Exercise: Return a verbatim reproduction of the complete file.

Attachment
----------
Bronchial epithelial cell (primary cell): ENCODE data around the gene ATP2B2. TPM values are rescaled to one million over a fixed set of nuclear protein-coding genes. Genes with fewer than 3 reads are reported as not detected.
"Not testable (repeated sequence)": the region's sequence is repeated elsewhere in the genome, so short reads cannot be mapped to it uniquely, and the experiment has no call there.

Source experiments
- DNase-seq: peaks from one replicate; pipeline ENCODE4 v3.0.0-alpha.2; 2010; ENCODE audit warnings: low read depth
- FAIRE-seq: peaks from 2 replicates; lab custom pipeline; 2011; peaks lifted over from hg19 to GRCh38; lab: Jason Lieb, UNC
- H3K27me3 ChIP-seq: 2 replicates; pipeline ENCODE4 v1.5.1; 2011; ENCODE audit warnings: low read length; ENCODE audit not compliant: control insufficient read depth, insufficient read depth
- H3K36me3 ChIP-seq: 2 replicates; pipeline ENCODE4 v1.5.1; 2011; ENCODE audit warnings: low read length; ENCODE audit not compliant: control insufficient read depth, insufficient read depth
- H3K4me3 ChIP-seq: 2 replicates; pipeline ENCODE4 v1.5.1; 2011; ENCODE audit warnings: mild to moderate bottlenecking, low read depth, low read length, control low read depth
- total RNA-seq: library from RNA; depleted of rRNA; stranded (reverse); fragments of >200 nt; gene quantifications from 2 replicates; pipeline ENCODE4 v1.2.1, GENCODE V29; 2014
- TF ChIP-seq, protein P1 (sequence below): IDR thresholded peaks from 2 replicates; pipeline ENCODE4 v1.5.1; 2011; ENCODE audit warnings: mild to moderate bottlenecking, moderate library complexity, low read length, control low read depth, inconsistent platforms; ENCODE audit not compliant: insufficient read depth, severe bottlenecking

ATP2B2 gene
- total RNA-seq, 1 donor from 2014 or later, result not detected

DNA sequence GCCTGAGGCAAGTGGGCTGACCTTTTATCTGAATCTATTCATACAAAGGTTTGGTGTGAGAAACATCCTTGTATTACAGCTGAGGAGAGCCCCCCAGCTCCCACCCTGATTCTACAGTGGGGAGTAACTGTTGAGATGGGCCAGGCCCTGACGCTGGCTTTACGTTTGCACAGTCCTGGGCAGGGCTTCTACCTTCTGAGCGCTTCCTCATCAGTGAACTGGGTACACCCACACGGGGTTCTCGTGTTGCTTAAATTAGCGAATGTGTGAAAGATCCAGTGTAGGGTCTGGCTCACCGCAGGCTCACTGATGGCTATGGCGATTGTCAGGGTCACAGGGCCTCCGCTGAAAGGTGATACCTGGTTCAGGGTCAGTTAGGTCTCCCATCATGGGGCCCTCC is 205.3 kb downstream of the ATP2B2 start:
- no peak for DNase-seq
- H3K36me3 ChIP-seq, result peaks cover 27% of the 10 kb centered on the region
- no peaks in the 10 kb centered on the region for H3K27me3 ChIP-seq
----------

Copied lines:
Bronchial epithelial cell (primary cell): ENCODE data around the gene ATP2B2. TPM values are rescaled to one million over a fixed set of nuclear protein-coding genes. Genes with fewer than 3 reads are reported as not detected.
"Not testable (repeated sequence)": the region's sequence is repeated elsewhere in the genome, so short reads cannot be mapped to it uniquely, and the experiment has no call there.

Source experiments
- DNase-seq: peaks from one replicate; pipeline ENCODE4 v3.0.0-alpha.2; 2010; ENCODE audit warnings: low read depth
- FAIRE-seq: peaks from 2 replicates; lab custom pipeline; 2011; peaks lifted over from hg19 to GRCh38; lab: Jason Lieb, UNC
- H3K27me3 ChIP-seq: 2 replicates; pipeline ENCODE4 v1.5.1; 2011; ENCODE audit warnings: low read length; ENCODE audit not compliant: control insufficient read depth, insufficient read depth
- H3K36me3 ChIP-seq: 2 replicates; pipeline ENCODE4 v1.5.1; 2011; ENCODE audit warnings: low read length; ENCODE audit not compliant: control insufficient read depth, insufficient read depth
- H3K4me3 ChIP-seq: 2 replicates; pipeline ENCODE4 v1.5.1; 2011; ENCODE audit warnings: mild to moderate bottlenecking, low read depth, low read length, control low read depth
- total RNA-seq: library from RNA; depleted of rRNA; stranded (reverse); fragments of >200 nt; gene quantifications from 2 replicates; pipeline ENCODE4 v1.2.1, GENCODE V29; 2014
- TF ChIP-seq, protein P1 (sequence below): IDR thresholded peaks from 2 replicates; pipeline ENCODE4 v1.5.1; 2011; ENCODE audit warnings: mild to moderate bottlenecking, moderate library complexity, low read length, control low read depth, inconsistent platforms; ENCODE audit not compliant: insufficient read depth, severe bottlenecking

ATP2B2 gene
- total RNA-seq, 1 donor from 2014 or later, result not detected

DNA sequence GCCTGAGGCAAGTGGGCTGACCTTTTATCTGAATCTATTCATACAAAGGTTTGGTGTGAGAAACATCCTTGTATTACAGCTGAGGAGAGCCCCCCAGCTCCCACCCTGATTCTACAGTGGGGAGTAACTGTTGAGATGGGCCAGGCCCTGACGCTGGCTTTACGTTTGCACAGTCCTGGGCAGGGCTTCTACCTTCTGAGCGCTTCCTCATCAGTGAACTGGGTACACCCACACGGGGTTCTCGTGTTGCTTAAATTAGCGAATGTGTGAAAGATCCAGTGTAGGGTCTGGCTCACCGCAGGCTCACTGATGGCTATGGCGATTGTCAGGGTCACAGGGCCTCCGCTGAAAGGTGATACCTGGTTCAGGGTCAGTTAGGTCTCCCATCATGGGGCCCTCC is 205.3 kb downstream of the ATP2B2 start:
- no peak for DNase-seq
- H3K36me3 ChIP-seq, result peaks cover 27% of the 10 kb centered on the region
- no peaks in the 10 kb centered on the region for H3K27me3 ChIP-seq